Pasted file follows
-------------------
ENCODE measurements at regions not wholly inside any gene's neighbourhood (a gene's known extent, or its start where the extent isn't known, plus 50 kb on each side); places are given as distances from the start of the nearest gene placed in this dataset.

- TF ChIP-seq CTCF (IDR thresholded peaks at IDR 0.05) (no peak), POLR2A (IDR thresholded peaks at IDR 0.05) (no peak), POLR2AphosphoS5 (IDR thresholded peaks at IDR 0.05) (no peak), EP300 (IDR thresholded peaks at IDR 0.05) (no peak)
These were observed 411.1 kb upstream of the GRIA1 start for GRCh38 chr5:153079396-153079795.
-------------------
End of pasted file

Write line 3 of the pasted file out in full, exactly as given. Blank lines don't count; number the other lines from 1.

These were observed 411.1 kb upstream of the GRIA1 start for GRCh38 chr5:153079396-153079795.